But that got me thinking about how hard it is to see people, especially during the work hours, as full human beings. I'm lucky that my job is full of awesome co-workers who really encourage "water cooler talk" that is deeper on many levels. We exchange hopes, dreams, outside hobbies and activities, and occasional political banter. We talk to a certain extent about the tribulations in our everyday lives. We all get along pretty well. But I think that's pretty unique.
I have had a few clients who have googled me prior to signing on with me as their attorney-mediator for divorce matters, and of course they find the many political and art projects all over the internet. I'm thankful to have a boss that isn't worried about any of that stuff, but is supportive of me doing all kinds of things. That could be a worry for many people. Also thankful to have clients who find these multiple other dimensions of me and are interested, excited, and inquisitive. One of them recently said, "I found all your causes!" Another was interested in my films. I also have had a few clients hint at the fact that they'd like to take me out for a drink (not in a romantic way, but in a celebratory "thank you for helping us get through this" kind of way). It would be interesting to see where our conversation led us: I'm sure they wouldn't want to talk about their divorce the whole time. I know so much about them, so I'd find other things to ask about, their jobs and hobbies. And we'd probably wander into my personal life, hobbies, my family, my other interests. Would they be excited to hear of my filmmaking pursuits? My political activism? Or would they be weirded out, or think "how does he have time for all this??"
I'm not sure how I have time myself, but I'm rarely someone who's idle. Neither is my wife Karen. We also don't waste a whole lot of time (I don't play video games, I don't often get too lost in cat videos on YouTube, and we don't go out that much). If I slow down too much I get depressed. A nice quiet Sunday morning, like this one, time for reflection is different-- that is healthy and helpful for an occasional respite (although see Depression post from last Sunday, a totally different feel). But I need to do lots of things, somehow it keeps me more productive in each sphere of my life. I'm wondering how that will change when we have a child-- I think all the spheres succumb to the focus on the child, at least temporarily. And that's fine. That's life.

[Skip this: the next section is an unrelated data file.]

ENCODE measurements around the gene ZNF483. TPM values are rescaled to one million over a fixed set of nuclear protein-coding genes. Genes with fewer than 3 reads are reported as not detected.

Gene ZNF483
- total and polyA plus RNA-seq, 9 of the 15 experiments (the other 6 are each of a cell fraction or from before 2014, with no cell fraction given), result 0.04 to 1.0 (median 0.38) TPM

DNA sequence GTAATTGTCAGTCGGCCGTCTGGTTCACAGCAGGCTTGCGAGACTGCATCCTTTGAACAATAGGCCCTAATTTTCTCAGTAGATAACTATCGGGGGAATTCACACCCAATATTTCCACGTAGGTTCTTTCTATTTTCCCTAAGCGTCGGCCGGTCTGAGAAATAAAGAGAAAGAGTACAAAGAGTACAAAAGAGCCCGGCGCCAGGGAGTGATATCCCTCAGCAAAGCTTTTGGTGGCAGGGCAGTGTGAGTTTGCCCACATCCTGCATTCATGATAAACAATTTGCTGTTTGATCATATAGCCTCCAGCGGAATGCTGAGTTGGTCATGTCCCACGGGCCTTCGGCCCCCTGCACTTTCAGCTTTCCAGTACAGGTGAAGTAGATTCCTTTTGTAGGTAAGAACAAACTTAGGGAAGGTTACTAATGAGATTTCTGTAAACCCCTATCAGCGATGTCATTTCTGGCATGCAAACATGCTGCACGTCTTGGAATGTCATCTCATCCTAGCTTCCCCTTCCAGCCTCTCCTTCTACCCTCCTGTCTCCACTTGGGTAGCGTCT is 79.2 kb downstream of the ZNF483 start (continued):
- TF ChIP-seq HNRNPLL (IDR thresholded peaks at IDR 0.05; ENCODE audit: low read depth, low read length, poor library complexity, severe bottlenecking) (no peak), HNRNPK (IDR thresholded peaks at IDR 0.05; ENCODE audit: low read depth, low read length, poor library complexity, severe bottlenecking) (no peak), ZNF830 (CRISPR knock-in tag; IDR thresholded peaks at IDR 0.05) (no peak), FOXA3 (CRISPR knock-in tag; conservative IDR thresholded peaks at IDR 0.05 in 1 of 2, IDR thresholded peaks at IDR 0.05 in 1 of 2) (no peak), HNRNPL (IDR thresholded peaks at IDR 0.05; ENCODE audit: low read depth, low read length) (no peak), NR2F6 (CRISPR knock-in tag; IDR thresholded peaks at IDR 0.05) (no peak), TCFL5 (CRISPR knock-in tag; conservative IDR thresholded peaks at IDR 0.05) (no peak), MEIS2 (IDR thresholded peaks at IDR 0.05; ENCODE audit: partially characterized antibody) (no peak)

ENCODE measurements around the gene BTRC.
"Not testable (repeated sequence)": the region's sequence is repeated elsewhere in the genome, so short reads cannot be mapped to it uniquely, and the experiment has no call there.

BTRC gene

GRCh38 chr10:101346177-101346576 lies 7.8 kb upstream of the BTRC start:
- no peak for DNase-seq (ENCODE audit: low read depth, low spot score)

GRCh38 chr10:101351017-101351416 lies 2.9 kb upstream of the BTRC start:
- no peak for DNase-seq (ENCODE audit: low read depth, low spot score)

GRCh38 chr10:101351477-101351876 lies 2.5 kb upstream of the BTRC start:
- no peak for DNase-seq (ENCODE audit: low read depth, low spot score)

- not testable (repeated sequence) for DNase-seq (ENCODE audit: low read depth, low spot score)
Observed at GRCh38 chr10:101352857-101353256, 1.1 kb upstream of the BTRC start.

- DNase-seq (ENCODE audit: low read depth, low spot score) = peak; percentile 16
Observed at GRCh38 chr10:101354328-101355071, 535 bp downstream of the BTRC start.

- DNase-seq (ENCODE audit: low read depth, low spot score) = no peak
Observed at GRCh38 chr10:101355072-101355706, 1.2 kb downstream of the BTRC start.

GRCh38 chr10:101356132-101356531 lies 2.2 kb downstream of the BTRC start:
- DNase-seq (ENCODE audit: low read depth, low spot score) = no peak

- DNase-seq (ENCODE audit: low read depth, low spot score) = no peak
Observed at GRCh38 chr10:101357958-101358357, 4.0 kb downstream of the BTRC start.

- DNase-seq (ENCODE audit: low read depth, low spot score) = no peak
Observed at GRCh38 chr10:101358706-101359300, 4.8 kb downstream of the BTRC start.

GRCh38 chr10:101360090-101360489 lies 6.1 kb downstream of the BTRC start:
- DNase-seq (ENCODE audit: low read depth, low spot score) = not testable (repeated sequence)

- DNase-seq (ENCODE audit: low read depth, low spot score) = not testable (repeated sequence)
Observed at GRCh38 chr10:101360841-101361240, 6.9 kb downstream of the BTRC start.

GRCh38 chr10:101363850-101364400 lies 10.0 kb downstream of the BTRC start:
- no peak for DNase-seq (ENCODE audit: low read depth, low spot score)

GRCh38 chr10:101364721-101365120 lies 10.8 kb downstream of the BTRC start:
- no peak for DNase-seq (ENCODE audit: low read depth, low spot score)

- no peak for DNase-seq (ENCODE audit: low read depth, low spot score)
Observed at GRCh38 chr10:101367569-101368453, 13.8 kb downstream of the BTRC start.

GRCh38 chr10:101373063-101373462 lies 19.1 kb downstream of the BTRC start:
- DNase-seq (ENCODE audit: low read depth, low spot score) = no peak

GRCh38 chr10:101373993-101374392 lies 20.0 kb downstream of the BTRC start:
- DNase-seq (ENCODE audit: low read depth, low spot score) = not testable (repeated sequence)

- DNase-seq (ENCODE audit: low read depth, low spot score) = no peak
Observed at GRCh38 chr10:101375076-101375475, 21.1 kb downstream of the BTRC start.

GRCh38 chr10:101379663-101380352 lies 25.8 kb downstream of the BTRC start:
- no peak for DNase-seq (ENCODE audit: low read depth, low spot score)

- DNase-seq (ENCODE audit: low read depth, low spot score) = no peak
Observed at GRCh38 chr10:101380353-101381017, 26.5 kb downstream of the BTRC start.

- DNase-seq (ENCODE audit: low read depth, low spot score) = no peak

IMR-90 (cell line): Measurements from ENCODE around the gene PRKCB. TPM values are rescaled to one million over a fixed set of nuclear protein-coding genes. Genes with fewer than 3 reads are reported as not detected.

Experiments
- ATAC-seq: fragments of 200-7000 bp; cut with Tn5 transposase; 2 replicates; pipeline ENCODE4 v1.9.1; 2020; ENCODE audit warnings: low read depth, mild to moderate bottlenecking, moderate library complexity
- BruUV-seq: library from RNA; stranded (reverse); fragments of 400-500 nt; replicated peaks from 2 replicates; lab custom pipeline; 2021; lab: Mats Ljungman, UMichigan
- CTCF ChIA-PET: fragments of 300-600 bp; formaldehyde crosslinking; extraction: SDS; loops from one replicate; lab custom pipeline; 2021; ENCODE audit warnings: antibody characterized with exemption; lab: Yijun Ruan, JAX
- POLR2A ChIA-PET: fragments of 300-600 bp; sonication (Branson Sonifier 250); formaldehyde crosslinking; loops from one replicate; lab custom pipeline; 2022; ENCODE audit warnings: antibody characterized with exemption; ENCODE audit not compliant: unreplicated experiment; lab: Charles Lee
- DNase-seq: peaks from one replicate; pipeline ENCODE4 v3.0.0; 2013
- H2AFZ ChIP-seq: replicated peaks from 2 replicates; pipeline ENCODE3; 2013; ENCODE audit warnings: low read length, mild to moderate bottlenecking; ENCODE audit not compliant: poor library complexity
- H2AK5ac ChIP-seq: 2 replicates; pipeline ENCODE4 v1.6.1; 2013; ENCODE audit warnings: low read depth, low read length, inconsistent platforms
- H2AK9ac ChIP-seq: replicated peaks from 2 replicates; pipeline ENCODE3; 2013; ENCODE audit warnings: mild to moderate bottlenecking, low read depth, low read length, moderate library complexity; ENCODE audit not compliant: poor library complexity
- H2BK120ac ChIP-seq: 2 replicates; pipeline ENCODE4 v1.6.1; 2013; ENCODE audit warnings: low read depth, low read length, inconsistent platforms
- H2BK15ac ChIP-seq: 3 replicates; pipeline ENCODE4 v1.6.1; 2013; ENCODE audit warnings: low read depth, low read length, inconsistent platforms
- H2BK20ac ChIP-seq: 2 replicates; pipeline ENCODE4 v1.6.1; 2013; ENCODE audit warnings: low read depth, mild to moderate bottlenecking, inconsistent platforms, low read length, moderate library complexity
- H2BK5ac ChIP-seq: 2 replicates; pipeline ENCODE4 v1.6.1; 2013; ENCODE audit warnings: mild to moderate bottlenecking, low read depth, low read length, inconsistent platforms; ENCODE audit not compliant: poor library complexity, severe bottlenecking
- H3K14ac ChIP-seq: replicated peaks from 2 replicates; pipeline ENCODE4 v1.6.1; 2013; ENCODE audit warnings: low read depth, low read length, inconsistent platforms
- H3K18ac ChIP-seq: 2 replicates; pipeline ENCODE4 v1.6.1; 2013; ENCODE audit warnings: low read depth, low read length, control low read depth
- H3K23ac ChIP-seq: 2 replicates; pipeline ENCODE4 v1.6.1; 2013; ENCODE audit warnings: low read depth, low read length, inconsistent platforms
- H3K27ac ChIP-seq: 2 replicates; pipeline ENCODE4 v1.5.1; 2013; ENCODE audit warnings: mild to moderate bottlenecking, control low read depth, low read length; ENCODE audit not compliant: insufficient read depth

I am someone who will always be political, and always be making art, among many other things. My politics and my creative thinking always coexist to a certain extent, but sometimes art just needs to be made for art's sake. As humans we are multidimensional: Over the last many years I've been deeply active in criminal justice reform (as I'll continue to do), I'm preparing to start a family with my wife, I'm in a relatively new "dayjob" doing divorce mediation, and I'm making the scary movie I've always wanted to make. It is a juggle to balance it all, but they shouldn't compete with each other. I can't stop doing art, it helps me function and cope with the horrors of everyday life. Art is like therapy in that I need to use it to process life experiences or I'll lose it. But I never 'drop' my politics. There are politics in the undertones of this film, although not in your face-- I've tried to approach the story from a feminist, socialist perspective with real, 3D women characters, diversity in characters was important to me (hence the Black psychiatrist character), and also there are allegories throughout the film on deep political issues within the American Jewish community-- but more than anything it is a slow-build, horrifying story of a young couple haunted by an ancient evil some of you may know.
"Where do I know you from?" could be answered in a number of ways---
I'm your neighbor.
We're working with the same adoption agency.
You were in the audience at my last screening.
We presented on a panel together on criminal justice reform.
We presented on a panel together on divorce mediation.
My band opened for your band.
You're a fellow, full human being.